FBI Director J. Edgar Hoover sent an agent to see the out-of-town tryout of “A Raisin in the Sun” to determine if the play had Communist content. The FBI did not do this with every show that was planning to open on Broadway in 1959, but the author of this one was Lorraine Hansberry.
Hansberry is generally remembered nowadays (if at all) as the first African-American woman playwright on Broadway, the author of one of the most popular, influential and moving plays in the history of American theater. But, at the time, the FBI knew her only as a Communist. She had been under surveillance for years.
Hansberry was just 28 years old when “A Raisin in the Sun” opened on Broadway — 60 years ago next month – and lived only six more years, dying of cancer at the age of 34. Yet her short life was extraordinarily full and varied. She was the privileged daughter of an affluent, politically active Chicago family whose father’s anti-segregation lawsuit was resolved in his favor by the United States Supreme Court. She was a radical activist and anti-colonialist who gave speeches on Harlem street corners. Her mentors included the great performer and activist Paul Robeson; Robeson founded the newspaper Freedom, where Hansberry worked as a journalist. She was an intellectual who studied with the legendary scholar and activist W.E.B. DuBois and debated with novelist Richard Wright; a bohemian who lived in Greenwich Village in an interracial marriage; a closeted but active lesbian who wrote short stories about lesbian life under a pseudonym; a celebrity who formed close friendships with both writer James Baldwin and singer Nina Simone. (Simone credited Hansberry with her political awakening: “We never talked about men or clothes or other such inconsequential things when we got together. It was always Marx, Lenin and revolution — real girls’ talk.”) Hansberry’s play made her so famous that the FBI backed off, according to her FBI file, “since the possibility exists that the Bureau could be placed in an embarrassing position if it became known to the press that the Bureau was investigating the subject and/or the play.” Shortly afterwards, the State Department and JFK and RFK were inviting her to meetings, as a representative of America or of her race. At one such meeting, she confronted Attorney General Robert Kennedy about the inaction of the U.S. government in the face of white violence in Birmingham, and urged him to make a “moral commitment” to civil rights. Less than a month later, President John F. Kennedy gave his speech characterizing civil rights as a moral issue, and proposing what eventually became the Civil Rights Act of 1964.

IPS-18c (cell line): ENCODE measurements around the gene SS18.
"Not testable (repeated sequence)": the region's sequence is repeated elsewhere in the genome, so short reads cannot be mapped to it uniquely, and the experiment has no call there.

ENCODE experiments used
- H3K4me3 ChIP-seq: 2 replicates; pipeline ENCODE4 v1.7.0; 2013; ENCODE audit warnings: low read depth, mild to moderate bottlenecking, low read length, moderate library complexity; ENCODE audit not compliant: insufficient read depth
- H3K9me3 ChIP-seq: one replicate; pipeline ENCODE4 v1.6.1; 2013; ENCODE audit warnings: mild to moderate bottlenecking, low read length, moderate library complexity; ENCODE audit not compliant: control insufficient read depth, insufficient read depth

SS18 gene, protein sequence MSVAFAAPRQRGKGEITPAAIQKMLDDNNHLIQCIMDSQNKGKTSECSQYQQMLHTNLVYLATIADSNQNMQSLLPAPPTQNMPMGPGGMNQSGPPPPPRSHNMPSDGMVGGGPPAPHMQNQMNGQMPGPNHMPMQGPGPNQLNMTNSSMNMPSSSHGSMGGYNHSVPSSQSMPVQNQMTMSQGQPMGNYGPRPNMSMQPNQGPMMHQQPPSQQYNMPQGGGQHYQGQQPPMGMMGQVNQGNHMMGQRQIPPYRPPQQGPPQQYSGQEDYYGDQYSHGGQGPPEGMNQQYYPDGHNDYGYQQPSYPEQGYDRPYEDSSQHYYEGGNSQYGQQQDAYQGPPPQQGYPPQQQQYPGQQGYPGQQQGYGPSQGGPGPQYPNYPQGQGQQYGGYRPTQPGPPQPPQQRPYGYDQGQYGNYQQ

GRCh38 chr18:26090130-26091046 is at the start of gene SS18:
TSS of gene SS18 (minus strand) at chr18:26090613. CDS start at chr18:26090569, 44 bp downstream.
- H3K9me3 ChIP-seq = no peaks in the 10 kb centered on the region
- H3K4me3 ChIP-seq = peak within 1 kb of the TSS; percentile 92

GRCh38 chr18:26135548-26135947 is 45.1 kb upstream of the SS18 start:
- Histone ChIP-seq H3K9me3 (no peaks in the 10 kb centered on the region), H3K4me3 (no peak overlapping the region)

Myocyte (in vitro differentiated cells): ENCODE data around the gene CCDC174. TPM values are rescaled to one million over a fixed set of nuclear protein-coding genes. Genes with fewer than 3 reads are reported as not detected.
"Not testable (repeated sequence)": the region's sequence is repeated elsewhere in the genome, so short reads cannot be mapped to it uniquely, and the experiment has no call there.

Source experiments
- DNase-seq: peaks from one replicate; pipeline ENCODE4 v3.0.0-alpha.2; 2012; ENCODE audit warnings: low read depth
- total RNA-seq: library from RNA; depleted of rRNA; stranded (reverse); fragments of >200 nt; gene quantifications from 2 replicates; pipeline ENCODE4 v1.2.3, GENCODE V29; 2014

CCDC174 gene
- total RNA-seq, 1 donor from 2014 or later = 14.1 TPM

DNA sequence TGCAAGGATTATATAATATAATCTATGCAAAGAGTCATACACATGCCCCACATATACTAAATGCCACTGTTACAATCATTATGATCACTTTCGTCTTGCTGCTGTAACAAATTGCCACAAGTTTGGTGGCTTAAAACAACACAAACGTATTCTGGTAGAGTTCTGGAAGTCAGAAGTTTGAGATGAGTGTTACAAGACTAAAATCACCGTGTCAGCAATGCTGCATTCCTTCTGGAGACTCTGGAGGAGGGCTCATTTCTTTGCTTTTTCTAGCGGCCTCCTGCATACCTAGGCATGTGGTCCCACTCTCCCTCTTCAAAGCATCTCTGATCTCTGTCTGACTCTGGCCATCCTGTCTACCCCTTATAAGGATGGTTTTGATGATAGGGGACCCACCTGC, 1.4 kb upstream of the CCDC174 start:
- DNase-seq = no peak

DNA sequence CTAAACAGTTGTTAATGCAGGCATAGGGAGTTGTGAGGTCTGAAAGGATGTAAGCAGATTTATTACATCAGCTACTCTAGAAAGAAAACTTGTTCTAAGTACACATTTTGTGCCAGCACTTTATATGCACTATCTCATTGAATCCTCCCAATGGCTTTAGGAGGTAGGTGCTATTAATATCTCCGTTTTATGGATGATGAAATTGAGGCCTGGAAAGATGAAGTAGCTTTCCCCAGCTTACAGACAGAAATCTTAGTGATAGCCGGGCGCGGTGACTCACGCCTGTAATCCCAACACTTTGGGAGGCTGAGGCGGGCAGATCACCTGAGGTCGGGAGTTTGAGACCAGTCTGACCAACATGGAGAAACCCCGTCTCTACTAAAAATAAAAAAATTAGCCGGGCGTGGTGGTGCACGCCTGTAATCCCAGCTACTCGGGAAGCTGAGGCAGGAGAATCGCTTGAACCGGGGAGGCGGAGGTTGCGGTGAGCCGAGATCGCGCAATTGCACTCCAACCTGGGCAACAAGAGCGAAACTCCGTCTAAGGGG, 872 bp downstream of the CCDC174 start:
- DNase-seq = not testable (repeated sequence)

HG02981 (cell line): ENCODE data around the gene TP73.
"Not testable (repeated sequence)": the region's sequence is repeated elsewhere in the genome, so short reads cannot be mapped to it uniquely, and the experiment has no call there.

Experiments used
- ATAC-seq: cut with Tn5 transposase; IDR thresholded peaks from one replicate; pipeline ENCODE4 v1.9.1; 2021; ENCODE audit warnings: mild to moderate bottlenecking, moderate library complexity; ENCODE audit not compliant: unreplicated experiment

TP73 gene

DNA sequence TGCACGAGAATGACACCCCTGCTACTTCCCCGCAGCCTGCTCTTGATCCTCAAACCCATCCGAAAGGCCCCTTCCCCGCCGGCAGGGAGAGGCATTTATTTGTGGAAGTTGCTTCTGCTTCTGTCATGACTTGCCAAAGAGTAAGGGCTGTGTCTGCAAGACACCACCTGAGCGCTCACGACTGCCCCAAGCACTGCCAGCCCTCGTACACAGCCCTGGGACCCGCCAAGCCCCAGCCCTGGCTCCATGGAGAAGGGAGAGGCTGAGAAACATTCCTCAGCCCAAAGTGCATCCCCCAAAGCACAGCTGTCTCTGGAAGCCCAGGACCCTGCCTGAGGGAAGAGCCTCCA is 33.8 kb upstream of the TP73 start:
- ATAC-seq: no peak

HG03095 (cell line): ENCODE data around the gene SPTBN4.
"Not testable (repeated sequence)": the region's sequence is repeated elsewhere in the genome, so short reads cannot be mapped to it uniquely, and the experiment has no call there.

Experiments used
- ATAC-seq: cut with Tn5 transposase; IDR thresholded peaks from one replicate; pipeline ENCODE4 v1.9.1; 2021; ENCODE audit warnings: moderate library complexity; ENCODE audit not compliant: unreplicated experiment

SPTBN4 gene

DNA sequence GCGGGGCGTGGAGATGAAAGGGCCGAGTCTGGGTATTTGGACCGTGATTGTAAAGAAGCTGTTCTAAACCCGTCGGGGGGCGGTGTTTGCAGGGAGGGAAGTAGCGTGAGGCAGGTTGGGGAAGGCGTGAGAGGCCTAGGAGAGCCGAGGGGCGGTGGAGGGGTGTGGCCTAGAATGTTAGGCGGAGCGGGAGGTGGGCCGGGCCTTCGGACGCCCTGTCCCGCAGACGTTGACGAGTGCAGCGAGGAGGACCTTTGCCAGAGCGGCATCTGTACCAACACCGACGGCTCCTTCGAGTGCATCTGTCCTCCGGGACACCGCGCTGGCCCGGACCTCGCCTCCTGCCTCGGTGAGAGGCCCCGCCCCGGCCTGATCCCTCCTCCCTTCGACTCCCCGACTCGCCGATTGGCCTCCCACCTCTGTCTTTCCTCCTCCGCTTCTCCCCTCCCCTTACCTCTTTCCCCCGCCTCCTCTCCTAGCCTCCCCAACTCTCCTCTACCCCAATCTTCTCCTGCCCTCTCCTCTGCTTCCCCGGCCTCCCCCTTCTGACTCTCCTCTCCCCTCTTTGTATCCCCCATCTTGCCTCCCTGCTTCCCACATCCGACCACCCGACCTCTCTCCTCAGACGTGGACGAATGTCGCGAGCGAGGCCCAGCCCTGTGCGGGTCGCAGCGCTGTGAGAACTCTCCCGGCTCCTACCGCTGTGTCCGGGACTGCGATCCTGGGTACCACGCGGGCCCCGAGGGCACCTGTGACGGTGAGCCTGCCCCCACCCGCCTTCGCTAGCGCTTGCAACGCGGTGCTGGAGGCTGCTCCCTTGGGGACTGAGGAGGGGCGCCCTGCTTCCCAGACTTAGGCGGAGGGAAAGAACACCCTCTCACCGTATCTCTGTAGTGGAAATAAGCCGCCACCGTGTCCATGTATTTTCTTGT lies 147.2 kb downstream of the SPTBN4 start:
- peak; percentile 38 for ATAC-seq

Lorraine Hansberry was a remarkable woman “who has had far too little written about her, about her other work, about her life…She sparked and she sparkled,” writes Imani Perry, a professor of African American Studies at Princeton University, in Looking for Lorraine: The Radiant and Radical Life of Lorraine Hansberry
“Looking for Lorraine” is not a conventional biography, which the author acknowledges, telling us it’s “less a biography than a genre yet to be named,” and then suggesting that the book could be categorized a “third person memoir.”
Whatever else that description is supposed to mean, the book is occasionally tinted with autobiography; it could almost be entitled “Looking for Imani via Lorraine.” The author explains her feeling of personal kinship with her subject, referring to her as Lorraine rather than Hansberry throughout, and threading the narrative with parallels to her own life, including some odd coincidences: Perry’s father, who idolized the playwright, happened to have the same birthday as Hansberry.
Why this approach matters is because the book’s focus seems to reflect the interests of its author….and Perry doesn’t seem all that interested in the theater. Fewer than 15 percent of the book’s 204 pages are devoted to “Raisin” and Hansberry’s other plays, “The Sign in Sydney Brustein’s Window,” “Les Blancs,” and “To Be Young, Gifted and Black” (which her ex-husband put together posthumously from her writings.) We get just scrimpy or scattered recaps of the plots, usually recounted not for the pleasure of their stories but as illustration of some larger analysis of Hansberry’s life or beliefs, and we learn little about how they were written and next to nothing about how they were staged.
The book offers what feel like perfunctory versions of the dramatic moments that theatergoers have come to expect in a biography of a theater artist. Ok, these moments may all be clichés – landing on the inspiration, struggling with the script, putting together the creative team, scrounging for financing, the anxiety of opening night, the standing ovation, the rave reviews, the portrait at Sardis(?) — but what theater lover can resist them? And they are especially savory in “A Raisin in the Sun,” given what seemed initially as the insurmountable challenge of mounting on Broadway an unprecedented serious dramatic play about black life by the first-ever black female writer, a black director, and 10 out of 11 black cast members. We get the fuller flavor of these theatrical moments in “Lorraine Hansberry: Sighted Eyes/Feeling Heart,”a 2017 documentary (currently available on Kanopy, a streaming service that is free to anybody with a public library card.) Ironically, Imani Perry is one of the talking heads in that documentary.